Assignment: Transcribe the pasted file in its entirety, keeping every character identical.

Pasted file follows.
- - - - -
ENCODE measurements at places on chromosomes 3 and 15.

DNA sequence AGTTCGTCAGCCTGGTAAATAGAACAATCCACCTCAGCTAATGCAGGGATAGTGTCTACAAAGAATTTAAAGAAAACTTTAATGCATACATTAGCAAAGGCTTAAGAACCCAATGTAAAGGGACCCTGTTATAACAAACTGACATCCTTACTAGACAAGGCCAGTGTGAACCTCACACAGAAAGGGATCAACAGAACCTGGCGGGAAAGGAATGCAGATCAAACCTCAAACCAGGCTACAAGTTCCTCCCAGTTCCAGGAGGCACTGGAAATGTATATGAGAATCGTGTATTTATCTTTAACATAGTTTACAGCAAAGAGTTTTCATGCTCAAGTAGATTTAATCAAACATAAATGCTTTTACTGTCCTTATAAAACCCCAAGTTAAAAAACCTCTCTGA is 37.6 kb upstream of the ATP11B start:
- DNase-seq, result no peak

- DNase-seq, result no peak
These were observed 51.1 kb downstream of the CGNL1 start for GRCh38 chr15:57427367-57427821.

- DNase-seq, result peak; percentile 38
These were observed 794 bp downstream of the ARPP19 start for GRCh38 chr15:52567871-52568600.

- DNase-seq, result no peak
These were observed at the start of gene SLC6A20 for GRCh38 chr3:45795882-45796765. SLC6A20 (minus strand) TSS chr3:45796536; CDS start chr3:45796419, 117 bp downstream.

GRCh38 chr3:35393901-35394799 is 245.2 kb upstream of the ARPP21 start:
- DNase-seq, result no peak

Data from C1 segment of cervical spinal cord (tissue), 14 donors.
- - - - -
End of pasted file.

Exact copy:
ENCODE measurements at places on chromosomes 3 and 15.

DNA sequence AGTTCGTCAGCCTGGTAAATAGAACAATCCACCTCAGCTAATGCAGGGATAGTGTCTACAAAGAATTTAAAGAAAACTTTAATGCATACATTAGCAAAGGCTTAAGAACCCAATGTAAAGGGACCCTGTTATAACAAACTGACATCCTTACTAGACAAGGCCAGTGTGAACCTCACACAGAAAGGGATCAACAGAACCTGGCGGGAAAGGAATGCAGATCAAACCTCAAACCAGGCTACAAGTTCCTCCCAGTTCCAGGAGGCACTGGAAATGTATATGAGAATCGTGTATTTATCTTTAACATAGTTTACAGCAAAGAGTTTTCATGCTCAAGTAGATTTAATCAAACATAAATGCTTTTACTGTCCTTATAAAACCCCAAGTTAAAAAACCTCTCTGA is 37.6 kb upstream of the ATP11B start:
- DNase-seq, result no peak

- DNase-seq, result no peak
These were observed 51.1 kb downstream of the CGNL1 start for GRCh38 chr15:57427367-57427821.

- DNase-seq, result peak; percentile 38
These were observed 794 bp downstream of the ARPP19 start for GRCh38 chr15:52567871-52568600.

- DNase-seq, result no peak
These were observed at the start of gene SLC6A20 for GRCh38 chr3:45795882-45796765. SLC6A20 (minus strand) TSS chr3:45796536; CDS start chr3:45796419, 117 bp downstream.

GRCh38 chr3:35393901-35394799 is 245.2 kb upstream of the ARPP21 start:
- DNase-seq, result no peak

Data from C1 segment of cervical spinal cord (tissue), 14 donors.